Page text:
How to be Seaside Savvy with your Dog

As you know we are well in to the school summer holidays! This means that thousands of families will be heading to the Seaside with their children and pooches. There really is nothing better than feeling the warm sand between your toes and having a paddle or swim in the sea. Hopefully the sun will be shining and a gentle breeze will keep everyone just nice and comfortable; a perfect scene I’m sure you’ll agree. With such good fun to be had it’s easy to relax and let your guard down, but there are a few hazards for dogs (and humans) at the beach that I just want you to be aware of.


Salt Water

You may not know this, but our Canine friends are actually really sensitive to the effects of salt water (Sodium Chloride). Sea water is very salty, as I’m sure we all know from having swallowed our fair share of it as kids when messing around in the sea! Dogs generally like the sea whatever breed they are; some prefer to fully embrace the swimming experience, whilst others have a cheeky paw-dip at the waters’ edge. At the seaside it is all too easy for them to ingest clinically significant quantities of salt water very quickly and easily, so a keen eye must be kept on them.

If your pooch swallows salt water they will usually vomit after a few minutes and rid their bodies of a lot of it, but if they don’t more serious Neurological signs can develop up to several hours later. The severest cases cause convulsions, muscular rigidity, renal (kidney) failure, shock, and coma; unfortunately there have been doggy deaths as a result of excessive salt/Sodium ingestion.

At Saint Leonard we would urge you to ring us if you suspect your dog has drunk salt water. We can quickly discover if there is a need for treatment, which centres on replacing water and electrolytes (via Intra venous drips) to restore their normal balance and helping your fur-babys’ kidneys expel the excess salt. Mild cases only need supervised oral rehydration that involves small amounts of fresh water being given at frequent periods of time.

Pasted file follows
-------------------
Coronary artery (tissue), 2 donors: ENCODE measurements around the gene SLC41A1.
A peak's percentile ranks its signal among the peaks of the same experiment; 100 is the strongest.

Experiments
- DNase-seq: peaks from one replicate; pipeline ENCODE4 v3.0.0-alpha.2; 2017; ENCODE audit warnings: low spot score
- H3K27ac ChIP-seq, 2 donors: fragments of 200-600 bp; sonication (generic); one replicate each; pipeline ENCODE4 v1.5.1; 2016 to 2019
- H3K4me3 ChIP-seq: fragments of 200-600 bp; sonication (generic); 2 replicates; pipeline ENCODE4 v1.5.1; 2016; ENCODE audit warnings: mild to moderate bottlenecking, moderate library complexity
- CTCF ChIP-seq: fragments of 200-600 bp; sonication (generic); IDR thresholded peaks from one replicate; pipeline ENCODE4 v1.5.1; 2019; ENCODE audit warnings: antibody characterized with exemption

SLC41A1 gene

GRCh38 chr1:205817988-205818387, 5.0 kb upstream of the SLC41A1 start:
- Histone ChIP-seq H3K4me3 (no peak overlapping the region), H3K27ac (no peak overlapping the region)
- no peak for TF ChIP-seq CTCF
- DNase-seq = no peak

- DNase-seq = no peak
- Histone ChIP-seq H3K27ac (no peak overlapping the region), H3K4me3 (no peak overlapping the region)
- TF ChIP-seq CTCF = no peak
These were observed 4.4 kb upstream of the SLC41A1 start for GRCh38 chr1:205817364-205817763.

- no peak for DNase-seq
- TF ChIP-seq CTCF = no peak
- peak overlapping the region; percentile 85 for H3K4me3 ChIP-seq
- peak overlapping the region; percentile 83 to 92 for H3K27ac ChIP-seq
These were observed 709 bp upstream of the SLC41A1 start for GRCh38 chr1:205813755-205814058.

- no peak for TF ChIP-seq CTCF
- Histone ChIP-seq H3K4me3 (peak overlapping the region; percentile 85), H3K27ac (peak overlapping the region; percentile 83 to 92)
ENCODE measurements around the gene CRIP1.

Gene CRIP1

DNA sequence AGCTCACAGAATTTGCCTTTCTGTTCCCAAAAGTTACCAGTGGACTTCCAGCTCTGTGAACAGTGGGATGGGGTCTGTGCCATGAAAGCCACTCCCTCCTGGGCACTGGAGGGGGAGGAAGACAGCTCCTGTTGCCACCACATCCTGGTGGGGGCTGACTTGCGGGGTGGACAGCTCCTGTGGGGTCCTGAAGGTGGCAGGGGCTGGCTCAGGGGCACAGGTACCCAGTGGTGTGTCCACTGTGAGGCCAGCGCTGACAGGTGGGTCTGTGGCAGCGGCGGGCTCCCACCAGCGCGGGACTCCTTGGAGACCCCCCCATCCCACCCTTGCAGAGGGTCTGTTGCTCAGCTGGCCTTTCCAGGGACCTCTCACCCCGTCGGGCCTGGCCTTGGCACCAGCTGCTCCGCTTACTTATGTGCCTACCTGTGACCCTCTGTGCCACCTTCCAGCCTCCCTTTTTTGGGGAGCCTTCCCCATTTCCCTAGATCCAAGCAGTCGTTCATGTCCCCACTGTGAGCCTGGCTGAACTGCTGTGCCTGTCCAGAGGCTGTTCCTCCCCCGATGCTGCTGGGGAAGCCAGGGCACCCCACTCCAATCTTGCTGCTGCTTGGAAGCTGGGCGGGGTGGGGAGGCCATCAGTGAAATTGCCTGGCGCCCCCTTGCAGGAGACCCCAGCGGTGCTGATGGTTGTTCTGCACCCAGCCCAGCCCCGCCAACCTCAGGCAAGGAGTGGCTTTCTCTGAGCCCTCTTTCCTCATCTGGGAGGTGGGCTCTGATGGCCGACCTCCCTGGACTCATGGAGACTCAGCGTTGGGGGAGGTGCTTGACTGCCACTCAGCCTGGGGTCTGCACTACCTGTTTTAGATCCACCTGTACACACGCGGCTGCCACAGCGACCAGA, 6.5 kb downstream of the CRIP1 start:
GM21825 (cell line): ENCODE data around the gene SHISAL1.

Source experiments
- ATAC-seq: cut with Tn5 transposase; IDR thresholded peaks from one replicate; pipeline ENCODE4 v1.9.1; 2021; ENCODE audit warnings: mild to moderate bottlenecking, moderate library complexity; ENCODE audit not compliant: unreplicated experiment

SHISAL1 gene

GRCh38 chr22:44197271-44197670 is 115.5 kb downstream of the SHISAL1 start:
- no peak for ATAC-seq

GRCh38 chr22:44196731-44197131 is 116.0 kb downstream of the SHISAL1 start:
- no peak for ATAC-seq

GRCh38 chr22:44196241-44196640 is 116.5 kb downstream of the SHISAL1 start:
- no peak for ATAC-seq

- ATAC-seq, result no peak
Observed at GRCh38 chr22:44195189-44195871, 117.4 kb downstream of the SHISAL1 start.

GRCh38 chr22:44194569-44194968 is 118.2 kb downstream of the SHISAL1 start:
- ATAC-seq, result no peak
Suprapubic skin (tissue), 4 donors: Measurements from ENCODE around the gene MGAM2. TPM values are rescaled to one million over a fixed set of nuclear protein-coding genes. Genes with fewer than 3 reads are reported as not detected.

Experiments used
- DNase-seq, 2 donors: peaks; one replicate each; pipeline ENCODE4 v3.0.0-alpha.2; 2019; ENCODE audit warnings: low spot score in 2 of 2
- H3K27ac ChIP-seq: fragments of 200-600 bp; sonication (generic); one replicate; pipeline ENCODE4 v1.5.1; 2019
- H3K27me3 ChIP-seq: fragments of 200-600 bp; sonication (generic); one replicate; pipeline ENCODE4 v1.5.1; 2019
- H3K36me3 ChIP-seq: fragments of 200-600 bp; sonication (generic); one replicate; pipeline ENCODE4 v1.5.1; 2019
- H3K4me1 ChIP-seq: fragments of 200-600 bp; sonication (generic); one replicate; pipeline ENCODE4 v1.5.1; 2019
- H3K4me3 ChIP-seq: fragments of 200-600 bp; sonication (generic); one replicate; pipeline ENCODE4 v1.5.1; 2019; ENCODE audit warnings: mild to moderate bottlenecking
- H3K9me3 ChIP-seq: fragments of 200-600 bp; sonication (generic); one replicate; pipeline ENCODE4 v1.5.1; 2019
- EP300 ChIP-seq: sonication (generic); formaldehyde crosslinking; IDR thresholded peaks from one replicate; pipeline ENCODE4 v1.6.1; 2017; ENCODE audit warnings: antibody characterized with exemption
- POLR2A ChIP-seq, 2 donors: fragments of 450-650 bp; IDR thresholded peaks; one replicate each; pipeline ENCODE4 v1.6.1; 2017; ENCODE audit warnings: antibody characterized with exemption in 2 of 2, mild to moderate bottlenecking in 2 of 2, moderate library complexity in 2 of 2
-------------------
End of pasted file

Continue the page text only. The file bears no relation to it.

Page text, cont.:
Another hazard in the sea is Jellyfish, and these can be problematic to furry and non-furry family members alike thanks to their painful stings. Even when dead Jellyfish are capable of delivering a sting for several weeks post-mortem; curious dogs that lick or have a sneaky nibble of any Jellyfish may get stung.

Areas that aren’t particularly furry, such as noses and the areas around the eyes and mouth are more susceptible to being stung, as are male dogs’ dangly “boy bits” unfortunately. It quickly becomes apparent if a sting has occurred and the effects can last for several hours. Common signs are vomiting, swelling (Oedema), hyper salivation, irritation of the mouth, general distress and pain, raised temperature, and diarrhoea. Twitching and breathing changes may also occur, and skin irritation may also be seen.

If a sting has happened then wash the area copiously with Seawater as soon as possible; at least there will be a limitless supply! Don’t rub the area with sand as this will be very painful, and don’t rub any remains of tentacles away; just gently pull them off, remembering not to expose yourself to any stinging parts (use something to cover your fingers).

Bring Fido to us here at Saint Leonard Veterinary Centre so that we can administer painkillers, anti-histamines, and Steroids as needed to get them feeling tip-top again in double-jig time.

Palm Oil

Palm oil can cause your dog problems if they encounter it washed up on the beach and decide they want to eat it. The most common symptoms of ingesting it are vomiting and diarrhoea, especially the latter thanks to Palm oils’ rapid onset laxative effect. If severely affected, dehydration can occur, as well as Pancreatitis (swelling of the Pancreas) in chronic cases. If your pooch ingests palm oil please do NOT force them to be sick; due to the semi-solid nature of the oil there is an increased risk of aspiration (where the vomit gets into the lungs) which we really want to avoid as it can cause a lot of problems. In most cases treatment is supportive in nature to make your dog comfortable whilst the symptoms pass.


I have mentioned in a previous blog the importance of shade for your dog, and it very important to erect a sun-screen of some sort as there typically isn’t any shade available at the beach. Not only will it keep Fido cool and happy but it will help other family members avoid over-heating and sunburn too; win-win. Don’t forget some cool fresh water and a bowl for your dog too, and keep yourselves hydrated as it is all too easy to get sun-stroke.

Have Fun!!!

On a more positive note, there is nothing better for the soul than a sunny, fun-filled day out at the beach so if you get chance this summer, go and enjoy yourselves. Postcards and photos are always welcome for display at Saint Leonard Veterinary Centre, and a stick of rock always goes down a treat too!

Until next time; stay safe, stay well, and be happy!